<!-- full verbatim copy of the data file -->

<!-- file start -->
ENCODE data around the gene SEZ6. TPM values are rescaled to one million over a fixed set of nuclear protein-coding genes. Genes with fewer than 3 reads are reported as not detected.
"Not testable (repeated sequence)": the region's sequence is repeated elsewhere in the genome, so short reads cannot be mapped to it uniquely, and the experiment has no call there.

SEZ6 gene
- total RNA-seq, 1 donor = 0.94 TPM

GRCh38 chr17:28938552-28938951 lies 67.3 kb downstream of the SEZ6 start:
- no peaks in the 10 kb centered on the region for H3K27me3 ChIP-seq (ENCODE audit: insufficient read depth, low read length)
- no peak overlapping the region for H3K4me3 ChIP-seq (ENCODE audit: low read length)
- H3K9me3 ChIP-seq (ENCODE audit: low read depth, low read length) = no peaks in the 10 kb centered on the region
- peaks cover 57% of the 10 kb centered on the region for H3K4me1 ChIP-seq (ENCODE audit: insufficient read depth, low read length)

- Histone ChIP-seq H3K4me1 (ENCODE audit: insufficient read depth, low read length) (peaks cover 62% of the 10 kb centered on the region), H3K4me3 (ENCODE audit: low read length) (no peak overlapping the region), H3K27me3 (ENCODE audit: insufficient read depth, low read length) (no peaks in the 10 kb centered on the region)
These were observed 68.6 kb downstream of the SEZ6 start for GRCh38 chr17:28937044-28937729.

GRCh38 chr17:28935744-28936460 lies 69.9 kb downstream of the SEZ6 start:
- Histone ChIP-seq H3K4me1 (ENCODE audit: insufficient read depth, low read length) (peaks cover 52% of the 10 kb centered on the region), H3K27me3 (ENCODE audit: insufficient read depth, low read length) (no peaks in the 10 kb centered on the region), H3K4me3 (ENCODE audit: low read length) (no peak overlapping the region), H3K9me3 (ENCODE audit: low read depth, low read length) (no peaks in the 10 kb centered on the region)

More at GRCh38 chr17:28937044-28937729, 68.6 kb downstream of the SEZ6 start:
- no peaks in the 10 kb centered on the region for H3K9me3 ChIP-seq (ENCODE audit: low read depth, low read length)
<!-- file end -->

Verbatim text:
ENCODE data around the gene SEZ6. TPM values are rescaled to one million over a fixed set of nuclear protein-coding genes. Genes with fewer than 3 reads are reported as not detected.
"Not testable (repeated sequence)": the region's sequence is repeated elsewhere in the genome, so short reads cannot be mapped to it uniquely, and the experiment has no call there.

SEZ6 gene
- total RNA-seq, 1 donor = 0.94 TPM

GRCh38 chr17:28938552-28938951 lies 67.3 kb downstream of the SEZ6 start:
- no peaks in the 10 kb centered on the region for H3K27me3 ChIP-seq (ENCODE audit: insufficient read depth, low read length)
- no peak overlapping the region for H3K4me3 ChIP-seq (ENCODE audit: low read length)
- H3K9me3 ChIP-seq (ENCODE audit: low read depth, low read length) = no peaks in the 10 kb centered on the region
- peaks cover 57% of the 10 kb centered on the region for H3K4me1 ChIP-seq (ENCODE audit: insufficient read depth, low read length)

- Histone ChIP-seq H3K4me1 (ENCODE audit: insufficient read depth, low read length) (peaks cover 62% of the 10 kb centered on the region), H3K4me3 (ENCODE audit: low read length) (no peak overlapping the region), H3K27me3 (ENCODE audit: insufficient read depth, low read length) (no peaks in the 10 kb centered on the region)
These were observed 68.6 kb downstream of the SEZ6 start for GRCh38 chr17:28937044-28937729.

GRCh38 chr17:28935744-28936460 lies 69.9 kb downstream of the SEZ6 start:
- Histone ChIP-seq H3K4me1 (ENCODE audit: insufficient read depth, low read length) (peaks cover 52% of the 10 kb centered on the region), H3K27me3 (ENCODE audit: insufficient read depth, low read length) (no peaks in the 10 kb centered on the region), H3K4me3 (ENCODE audit: low read length) (no peak overlapping the region), H3K9me3 (ENCODE audit: low read depth, low read length) (no peaks in the 10 kb centered on the region)

More at GRCh38 chr17:28937044-28937729, 68.6 kb downstream of the SEZ6 start:
- no peaks in the 10 kb centered on the region for H3K9me3 ChIP-seq (ENCODE audit: low read depth, low read length)